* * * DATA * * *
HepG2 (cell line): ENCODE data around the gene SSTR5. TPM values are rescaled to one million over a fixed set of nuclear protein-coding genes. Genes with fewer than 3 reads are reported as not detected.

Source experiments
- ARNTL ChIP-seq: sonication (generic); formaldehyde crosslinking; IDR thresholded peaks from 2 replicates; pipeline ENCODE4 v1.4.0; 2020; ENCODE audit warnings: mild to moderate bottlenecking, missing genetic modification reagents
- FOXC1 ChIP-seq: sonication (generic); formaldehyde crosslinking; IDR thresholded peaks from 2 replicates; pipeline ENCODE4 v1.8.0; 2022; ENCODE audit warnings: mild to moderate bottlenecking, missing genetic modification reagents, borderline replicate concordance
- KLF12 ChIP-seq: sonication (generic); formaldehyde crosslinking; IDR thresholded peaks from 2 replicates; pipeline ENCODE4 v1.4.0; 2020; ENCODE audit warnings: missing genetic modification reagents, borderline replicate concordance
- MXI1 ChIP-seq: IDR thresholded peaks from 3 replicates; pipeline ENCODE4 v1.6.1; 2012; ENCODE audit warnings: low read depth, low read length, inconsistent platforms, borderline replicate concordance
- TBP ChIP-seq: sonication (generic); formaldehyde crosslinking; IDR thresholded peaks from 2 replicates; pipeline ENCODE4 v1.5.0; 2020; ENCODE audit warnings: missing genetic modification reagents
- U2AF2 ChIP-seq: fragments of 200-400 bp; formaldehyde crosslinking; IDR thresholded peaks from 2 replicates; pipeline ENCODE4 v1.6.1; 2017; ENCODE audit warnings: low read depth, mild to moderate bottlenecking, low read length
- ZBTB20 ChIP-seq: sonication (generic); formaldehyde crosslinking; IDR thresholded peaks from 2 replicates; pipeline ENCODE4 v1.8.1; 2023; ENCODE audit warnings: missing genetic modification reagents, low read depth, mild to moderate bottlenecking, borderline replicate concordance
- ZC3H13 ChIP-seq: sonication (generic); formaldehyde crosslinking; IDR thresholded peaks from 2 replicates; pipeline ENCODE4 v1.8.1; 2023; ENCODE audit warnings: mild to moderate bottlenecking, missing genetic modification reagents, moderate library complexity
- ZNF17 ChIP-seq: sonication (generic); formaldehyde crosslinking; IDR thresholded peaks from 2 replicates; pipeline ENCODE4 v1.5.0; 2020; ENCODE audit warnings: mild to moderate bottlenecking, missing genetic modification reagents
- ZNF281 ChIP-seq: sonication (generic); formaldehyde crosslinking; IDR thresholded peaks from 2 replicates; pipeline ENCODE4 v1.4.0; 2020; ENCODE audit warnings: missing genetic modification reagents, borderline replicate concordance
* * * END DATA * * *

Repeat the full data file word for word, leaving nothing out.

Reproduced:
HepG2 (cell line): ENCODE data around the gene SSTR5. TPM values are rescaled to one million over a fixed set of nuclear protein-coding genes. Genes with fewer than 3 reads are reported as not detected.

Source experiments
- ARNTL ChIP-seq: sonication (generic); formaldehyde crosslinking; IDR thresholded peaks from 2 replicates; pipeline ENCODE4 v1.4.0; 2020; ENCODE audit warnings: mild to moderate bottlenecking, missing genetic modification reagents
- FOXC1 ChIP-seq: sonication (generic); formaldehyde crosslinking; IDR thresholded peaks from 2 replicates; pipeline ENCODE4 v1.8.0; 2022; ENCODE audit warnings: mild to moderate bottlenecking, missing genetic modification reagents, borderline replicate concordance
- KLF12 ChIP-seq: sonication (generic); formaldehyde crosslinking; IDR thresholded peaks from 2 replicates; pipeline ENCODE4 v1.4.0; 2020; ENCODE audit warnings: missing genetic modification reagents, borderline replicate concordance
- MXI1 ChIP-seq: IDR thresholded peaks from 3 replicates; pipeline ENCODE4 v1.6.1; 2012; ENCODE audit warnings: low read depth, low read length, inconsistent platforms, borderline replicate concordance
- TBP ChIP-seq: sonication (generic); formaldehyde crosslinking; IDR thresholded peaks from 2 replicates; pipeline ENCODE4 v1.5.0; 2020; ENCODE audit warnings: missing genetic modification reagents
- U2AF2 ChIP-seq: fragments of 200-400 bp; formaldehyde crosslinking; IDR thresholded peaks from 2 replicates; pipeline ENCODE4 v1.6.1; 2017; ENCODE audit warnings: low read depth, mild to moderate bottlenecking, low read length
- ZBTB20 ChIP-seq: sonication (generic); formaldehyde crosslinking; IDR thresholded peaks from 2 replicates; pipeline ENCODE4 v1.8.1; 2023; ENCODE audit warnings: missing genetic modification reagents, low read depth, mild to moderate bottlenecking, borderline replicate concordance
- ZC3H13 ChIP-seq: sonication (generic); formaldehyde crosslinking; IDR thresholded peaks from 2 replicates; pipeline ENCODE4 v1.8.1; 2023; ENCODE audit warnings: mild to moderate bottlenecking, missing genetic modification reagents, moderate library complexity
- ZNF17 ChIP-seq: sonication (generic); formaldehyde crosslinking; IDR thresholded peaks from 2 replicates; pipeline ENCODE4 v1.5.0; 2020; ENCODE audit warnings: mild to moderate bottlenecking, missing genetic modification reagents
- ZNF281 ChIP-seq: sonication (generic); formaldehyde crosslinking; IDR thresholded peaks from 2 replicates; pipeline ENCODE4 v1.4.0; 2020; ENCODE audit warnings: missing genetic modification reagents, borderline replicate concordance